Monday, October 1, 2018

A Farm in Queens New York ~ 52 Ancestors #39

I am participating in this year's 52 Ancestors in 52 Weeks writing challenge from Amy Johnson Crow. Each week has an optional writing prompt and this week's writing prompt is On the Farm.

Yes we all have plenty of farmers in our family trees. It's kind of fun to think about places where farmers were plentiful in the 19th century, but where I don't think we find farms now, like Jamaica, Queens County, New York.

My third great-grandfather, Thomas Cutler Whitman, was born in Nova Scotia in 1803 and immigrated with several members of his family to New York in 1857.

The 1860 U.S. census shows that he was a farmer. He is on the top line of this census image that includes his wife, Diana, and several children (and future son-in-law, William Bruce at the bottom).

1860 U.S. census, Queens County, New York, population schedule, Jamaica, p. 127, dwelling 873, family 964, Thomas C. Whitman; digital image, Ancestry ( : accessed 1 January 2010); citing NARA microfilm publication M653, roll 845.
Value of real estate is blank, but value of personal estate is $1,000.

The fun part comes from finding that farmer on the non-population agricultural census schedule and seeing what he produced.

1860 U.S. census, Queens County, New York, agricultural schedule, Jamaica, p. 6, line 27, Thomas Whitman; digital image, Ancestry ( : accessed 1 January 2010); citing Archive Collection Number: A16; Roll: 16.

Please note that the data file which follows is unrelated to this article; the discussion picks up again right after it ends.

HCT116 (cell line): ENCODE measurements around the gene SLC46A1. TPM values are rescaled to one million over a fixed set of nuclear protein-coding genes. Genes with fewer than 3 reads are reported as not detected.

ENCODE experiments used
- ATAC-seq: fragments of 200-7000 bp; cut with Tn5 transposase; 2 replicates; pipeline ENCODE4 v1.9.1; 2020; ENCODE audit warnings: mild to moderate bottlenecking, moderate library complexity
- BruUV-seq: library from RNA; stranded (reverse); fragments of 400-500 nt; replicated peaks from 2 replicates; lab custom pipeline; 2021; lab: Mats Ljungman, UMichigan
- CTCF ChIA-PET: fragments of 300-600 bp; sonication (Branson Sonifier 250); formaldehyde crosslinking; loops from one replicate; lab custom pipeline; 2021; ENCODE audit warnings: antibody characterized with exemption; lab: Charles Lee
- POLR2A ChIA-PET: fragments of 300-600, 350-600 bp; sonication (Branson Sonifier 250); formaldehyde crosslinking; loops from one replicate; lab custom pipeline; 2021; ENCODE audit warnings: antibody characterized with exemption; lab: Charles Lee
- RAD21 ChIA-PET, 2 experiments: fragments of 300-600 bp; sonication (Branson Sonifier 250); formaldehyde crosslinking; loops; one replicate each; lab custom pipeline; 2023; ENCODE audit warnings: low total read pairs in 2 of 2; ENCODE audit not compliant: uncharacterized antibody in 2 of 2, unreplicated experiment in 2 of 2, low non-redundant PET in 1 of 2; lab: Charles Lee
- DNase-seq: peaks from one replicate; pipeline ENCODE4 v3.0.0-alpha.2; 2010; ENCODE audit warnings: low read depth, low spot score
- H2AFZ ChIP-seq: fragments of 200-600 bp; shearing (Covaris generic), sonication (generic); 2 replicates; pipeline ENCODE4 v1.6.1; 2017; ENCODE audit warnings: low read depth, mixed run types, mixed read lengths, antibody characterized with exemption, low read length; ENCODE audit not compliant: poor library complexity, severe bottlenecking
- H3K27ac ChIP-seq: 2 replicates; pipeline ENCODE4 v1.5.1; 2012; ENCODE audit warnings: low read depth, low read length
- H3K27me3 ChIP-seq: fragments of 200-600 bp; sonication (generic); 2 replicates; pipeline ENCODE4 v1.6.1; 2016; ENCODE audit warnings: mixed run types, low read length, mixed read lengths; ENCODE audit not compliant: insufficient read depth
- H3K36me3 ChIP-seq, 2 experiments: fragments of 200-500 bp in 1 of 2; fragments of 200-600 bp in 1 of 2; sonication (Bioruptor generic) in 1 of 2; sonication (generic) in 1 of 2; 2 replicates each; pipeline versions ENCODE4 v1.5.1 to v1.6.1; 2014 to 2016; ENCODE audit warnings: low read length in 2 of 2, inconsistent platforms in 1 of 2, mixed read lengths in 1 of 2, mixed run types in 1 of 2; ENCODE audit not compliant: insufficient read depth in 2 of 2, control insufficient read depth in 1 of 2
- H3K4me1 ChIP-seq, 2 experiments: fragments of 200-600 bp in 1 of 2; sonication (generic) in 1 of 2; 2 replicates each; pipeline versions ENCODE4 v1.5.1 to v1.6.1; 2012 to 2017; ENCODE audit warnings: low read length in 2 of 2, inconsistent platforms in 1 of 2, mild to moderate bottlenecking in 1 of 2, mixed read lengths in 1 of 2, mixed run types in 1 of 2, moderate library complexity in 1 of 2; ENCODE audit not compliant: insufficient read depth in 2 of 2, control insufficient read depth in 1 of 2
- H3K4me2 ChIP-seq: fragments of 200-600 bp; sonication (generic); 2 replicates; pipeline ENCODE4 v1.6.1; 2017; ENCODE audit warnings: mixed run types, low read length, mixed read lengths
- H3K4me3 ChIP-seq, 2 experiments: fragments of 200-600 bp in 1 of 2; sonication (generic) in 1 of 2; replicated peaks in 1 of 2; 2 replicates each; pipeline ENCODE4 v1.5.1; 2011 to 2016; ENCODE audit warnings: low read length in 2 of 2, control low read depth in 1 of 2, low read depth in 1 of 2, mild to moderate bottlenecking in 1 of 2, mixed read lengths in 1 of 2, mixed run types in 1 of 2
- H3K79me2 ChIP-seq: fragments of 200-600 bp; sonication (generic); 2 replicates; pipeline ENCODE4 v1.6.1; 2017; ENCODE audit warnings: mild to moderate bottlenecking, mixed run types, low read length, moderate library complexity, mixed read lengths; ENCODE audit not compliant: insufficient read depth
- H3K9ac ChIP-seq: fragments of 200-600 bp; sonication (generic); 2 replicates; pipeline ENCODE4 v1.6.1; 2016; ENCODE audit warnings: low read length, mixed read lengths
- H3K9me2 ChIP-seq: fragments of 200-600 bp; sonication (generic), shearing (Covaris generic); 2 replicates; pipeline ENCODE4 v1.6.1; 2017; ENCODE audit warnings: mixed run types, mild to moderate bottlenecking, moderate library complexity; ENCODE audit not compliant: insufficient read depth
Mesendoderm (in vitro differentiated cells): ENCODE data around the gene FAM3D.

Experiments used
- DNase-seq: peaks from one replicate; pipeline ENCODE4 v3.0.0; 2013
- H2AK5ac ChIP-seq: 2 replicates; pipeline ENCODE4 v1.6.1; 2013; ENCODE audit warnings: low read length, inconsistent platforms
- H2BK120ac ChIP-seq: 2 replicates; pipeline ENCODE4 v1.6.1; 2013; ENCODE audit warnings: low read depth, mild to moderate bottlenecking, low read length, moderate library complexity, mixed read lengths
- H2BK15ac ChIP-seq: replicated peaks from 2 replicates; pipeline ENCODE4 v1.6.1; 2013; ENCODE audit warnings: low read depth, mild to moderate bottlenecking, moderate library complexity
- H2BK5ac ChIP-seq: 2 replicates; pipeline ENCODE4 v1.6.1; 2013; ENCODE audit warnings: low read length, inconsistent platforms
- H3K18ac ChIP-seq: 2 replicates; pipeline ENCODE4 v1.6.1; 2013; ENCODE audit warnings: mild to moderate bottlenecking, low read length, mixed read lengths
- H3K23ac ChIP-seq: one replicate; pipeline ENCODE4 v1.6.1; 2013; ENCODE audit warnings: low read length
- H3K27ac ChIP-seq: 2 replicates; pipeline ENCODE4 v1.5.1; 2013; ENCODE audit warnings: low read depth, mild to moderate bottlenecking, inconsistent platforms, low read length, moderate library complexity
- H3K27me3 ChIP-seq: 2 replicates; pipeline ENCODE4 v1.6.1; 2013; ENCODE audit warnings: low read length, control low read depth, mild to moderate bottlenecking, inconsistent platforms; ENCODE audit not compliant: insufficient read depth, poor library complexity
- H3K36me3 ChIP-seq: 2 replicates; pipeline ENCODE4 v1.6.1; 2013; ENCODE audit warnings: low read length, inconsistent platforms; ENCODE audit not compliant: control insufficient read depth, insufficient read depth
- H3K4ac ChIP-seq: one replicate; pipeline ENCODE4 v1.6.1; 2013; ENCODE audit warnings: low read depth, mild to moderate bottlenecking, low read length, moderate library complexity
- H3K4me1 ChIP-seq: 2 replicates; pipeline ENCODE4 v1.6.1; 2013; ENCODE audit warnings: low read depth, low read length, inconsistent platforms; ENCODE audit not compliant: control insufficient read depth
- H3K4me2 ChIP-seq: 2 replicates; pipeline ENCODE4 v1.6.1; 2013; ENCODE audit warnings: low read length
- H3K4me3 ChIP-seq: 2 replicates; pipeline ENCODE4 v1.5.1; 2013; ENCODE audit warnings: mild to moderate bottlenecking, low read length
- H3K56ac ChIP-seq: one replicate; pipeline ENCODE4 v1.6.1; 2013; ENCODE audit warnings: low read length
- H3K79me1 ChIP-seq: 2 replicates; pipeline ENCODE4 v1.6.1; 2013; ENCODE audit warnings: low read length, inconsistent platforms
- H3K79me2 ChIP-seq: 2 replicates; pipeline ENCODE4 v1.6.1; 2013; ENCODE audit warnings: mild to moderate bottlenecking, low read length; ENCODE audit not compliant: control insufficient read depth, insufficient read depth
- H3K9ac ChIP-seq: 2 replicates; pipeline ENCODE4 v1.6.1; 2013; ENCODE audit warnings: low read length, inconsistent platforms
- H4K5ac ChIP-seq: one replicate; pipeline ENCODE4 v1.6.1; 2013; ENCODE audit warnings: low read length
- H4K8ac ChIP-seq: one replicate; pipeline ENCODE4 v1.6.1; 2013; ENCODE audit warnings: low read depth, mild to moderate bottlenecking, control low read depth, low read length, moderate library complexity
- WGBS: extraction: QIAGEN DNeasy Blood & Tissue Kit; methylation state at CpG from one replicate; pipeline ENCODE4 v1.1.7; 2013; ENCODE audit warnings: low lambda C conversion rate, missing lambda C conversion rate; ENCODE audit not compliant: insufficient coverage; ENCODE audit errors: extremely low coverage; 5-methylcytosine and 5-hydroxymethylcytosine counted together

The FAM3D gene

The items that are listed for my third great-grandfather include:
Improved acres of land: 40
Cash value of farm: 4,000 [I'm not sure why that doesn't correlate with the value of his real estate and personal property in the population schedule.]
Value of Farming Implements and Machinery: 1,000
Horses: 2
Milch Cows: 5
Swine: 1
Value of Live Stock: 400

When you're looking at the agricultural census (any record actually), be sure to click on the next page (and in some cases, the previous page), there may be more!

Irish Potatoes, bushels of: 100
Butter, lbs. of: 500
Hay, tons of: 7
Value of Animals slaughtered: 30

Compared to the other farms in this community, his was relatively small. 

Thomas Whitman died in 1870 and probably could never have imagined that the farmland of Jamaica, New York, would become so urban within several decades.


  1. Wow, Jamaica, NY was really a farm community . . . and is completely unrecognizable as anything remotely like a farm today. So little greenery, so much concrete. Do you know why this ancestor left Nova Scotia to go to New York?

    1. I'm not sure why Thomas Whitman and part of his family left Nova Scotia to go to NYC, but it's possible that he followed his oldest daughter, Esther, who came to Boston in June 1849. I think she was following James Pyle who came to Boston in May 1849. They married in NYC in 1853 and are my 2nd great-grandparents.